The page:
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I'm a title. Click here to edit me.

 

I'm a paragraph. Click here to add your own text and edit me. It’s easy. Just click “Edit Text” or double click me to add your own content and make changes to the font.

I'm a title. Click here to edit me.

 

I'm a paragraph. Click here to add your own text and edit me. It’s easy. Just click “Edit Text” or double click me to add your own content and make changes to the font.

I'm a title. Click here to edit me.

 

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My Philosophy

"We Build a Family"

I came into my teaching philosophy from one tiny little corner of thought—love. I

know it sounds cliché, and simple but it is from this foundation that my original

children’s theater flourished. My motto for teaching theater is:

TO LOVE YOUR CHILD INTO HIS POTENTIAL

This is what I found worked best and it creates a safe place for your child to grow and feel comfortable. This atmosphere gives their self-esteem a chance to blossom, when they know they are accepted, loved and included, they can be free to speak, free to find their own voice, and as a result, they become cheerleaders for their peers, who soon become family.

The pillars of my philosophy came from simply, genuinely loving children. I wanted them to feel secure and accepted.  So when I created my original theater, I knew creating a family was a key element. I could teach skill all day and never finally break through to help the child find their own voice, to make it strong and have real lasting results—results that would last a lifetime, skills they would keep and use as adults. That was what I wanted. Not to merely teach theater and acting skills. So I set out to make the experience unforgettable.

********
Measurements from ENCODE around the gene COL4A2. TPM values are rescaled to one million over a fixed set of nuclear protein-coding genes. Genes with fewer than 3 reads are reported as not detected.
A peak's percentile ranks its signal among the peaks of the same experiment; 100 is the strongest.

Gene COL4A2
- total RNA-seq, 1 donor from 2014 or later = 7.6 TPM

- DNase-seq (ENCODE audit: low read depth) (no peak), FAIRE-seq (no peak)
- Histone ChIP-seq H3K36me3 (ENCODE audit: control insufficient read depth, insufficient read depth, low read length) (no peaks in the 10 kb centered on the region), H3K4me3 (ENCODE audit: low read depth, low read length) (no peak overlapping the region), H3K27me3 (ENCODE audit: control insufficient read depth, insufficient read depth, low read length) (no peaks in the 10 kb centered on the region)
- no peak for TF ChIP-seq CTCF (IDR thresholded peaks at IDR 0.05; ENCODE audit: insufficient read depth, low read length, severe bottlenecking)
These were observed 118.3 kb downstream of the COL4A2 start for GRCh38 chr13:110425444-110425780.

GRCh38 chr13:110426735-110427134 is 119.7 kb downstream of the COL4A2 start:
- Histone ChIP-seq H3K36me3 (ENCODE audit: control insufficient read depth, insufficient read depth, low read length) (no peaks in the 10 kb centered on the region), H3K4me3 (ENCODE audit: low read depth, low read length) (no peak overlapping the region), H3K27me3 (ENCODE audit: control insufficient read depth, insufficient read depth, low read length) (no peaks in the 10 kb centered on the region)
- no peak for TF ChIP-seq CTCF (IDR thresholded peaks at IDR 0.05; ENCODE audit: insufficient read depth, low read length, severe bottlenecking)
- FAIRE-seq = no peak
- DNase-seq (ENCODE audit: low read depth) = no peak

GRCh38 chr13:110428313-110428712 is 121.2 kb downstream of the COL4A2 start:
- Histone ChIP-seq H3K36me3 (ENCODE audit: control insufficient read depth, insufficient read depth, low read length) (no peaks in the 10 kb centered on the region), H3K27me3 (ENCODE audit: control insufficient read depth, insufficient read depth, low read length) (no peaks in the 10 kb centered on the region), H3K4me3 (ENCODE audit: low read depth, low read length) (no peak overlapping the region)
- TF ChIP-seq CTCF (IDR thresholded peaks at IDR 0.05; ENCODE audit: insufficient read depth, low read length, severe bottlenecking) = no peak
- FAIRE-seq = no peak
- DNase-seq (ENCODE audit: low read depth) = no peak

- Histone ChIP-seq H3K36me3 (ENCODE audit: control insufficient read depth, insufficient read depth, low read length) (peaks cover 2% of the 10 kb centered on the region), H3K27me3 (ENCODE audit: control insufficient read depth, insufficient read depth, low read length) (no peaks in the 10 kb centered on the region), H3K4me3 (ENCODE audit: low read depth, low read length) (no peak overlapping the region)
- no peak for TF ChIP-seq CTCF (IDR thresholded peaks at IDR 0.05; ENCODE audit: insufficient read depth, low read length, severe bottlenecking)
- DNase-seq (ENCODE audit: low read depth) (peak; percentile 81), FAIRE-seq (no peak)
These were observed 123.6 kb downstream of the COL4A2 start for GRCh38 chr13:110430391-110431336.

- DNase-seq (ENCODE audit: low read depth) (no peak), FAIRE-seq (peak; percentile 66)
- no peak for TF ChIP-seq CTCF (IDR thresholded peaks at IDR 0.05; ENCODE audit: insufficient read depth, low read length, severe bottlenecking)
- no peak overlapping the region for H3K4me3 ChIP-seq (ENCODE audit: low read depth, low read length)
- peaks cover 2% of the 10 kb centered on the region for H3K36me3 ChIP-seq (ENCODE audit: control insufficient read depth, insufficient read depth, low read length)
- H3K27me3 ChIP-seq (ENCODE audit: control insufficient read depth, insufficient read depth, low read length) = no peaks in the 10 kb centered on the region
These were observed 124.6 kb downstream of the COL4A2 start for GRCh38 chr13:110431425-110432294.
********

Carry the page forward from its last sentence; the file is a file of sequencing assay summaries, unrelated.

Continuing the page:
My theater is all-inclusive— except for one type of child—a bully. I have a strict zero-tolerance for any bullies and if I see someone bully another child, they will be asked to leave, a parent will be called, and the child will no longer be able to attend. I can’t build a family if someone is working to tear it down from the inside. I will talk to the child and ask them back for a later production. I am even willing to teach private lessons to help them understand how to become part of what I do. But my first priority is to protect the family I am building, to protect my blossoming children.

Another part of this philosophy is to make sure every child feels important. No child will EVER play “Third tree from the left” in my theater. No SMALL parts are ever given. I am a published writer, (even winning a few awards) so I am always doing adaptations to make sure every child has at least 10 lines. This is fair. And this ensures the child feels good about the part they receive after auditions. Oh, I know, some will say, “They need to learn life isn’t fair.” Oh I am certain they will learn this, but my theater isn’t where we that lesson is taught. Here’s why: In order to get a child to open up, to feel, to develop that fragile self-esteem, I need them to be proud of themselves. Also, they will know that if they are the main star in one production, in the next, they may not be. I like to rotate my young actors, so they learn that they are a huge part of the whole—no matter what role they get. They then become supportive of each other because they know they are part of a big production. A family. If I were doing simple common theater, the focus would be on who has the most talent. My theater isn’t about that at all. My focus, instead is on the WHOLE child, the heart and soul of the bigger picture. Of life. What a child learns in theater can truly be the best experience of a young life. To be part of a family of support, to develop life skills, especially self-esteem, public speaking skills, confidence and learning to motivate, and encourage others—to be part of something larger than themselves is the objective. And most importantly—that it’s ok to be yourself—your true genuine self. In fact, it’s amazing, wonderful, and simply incredible to just be yourself. I want them all to experience this.

 

Of course, the teaching of acting, the skills, the nuances, believability, the keys to suspended belief, improvisation skills, dialogue skills—all of it will be taught every single rehearsal. I just roll those into the bigger picture and never ever forget that I am working with the fragile self- esteem of a budding human being. One must be vulnerable, without walls to be raw and believable on-stage. This requires them to feel safe and free. They all become my babies. Know this –I am a mother first, then a theater director. Loving your child into their full potential. That is at the core of my work.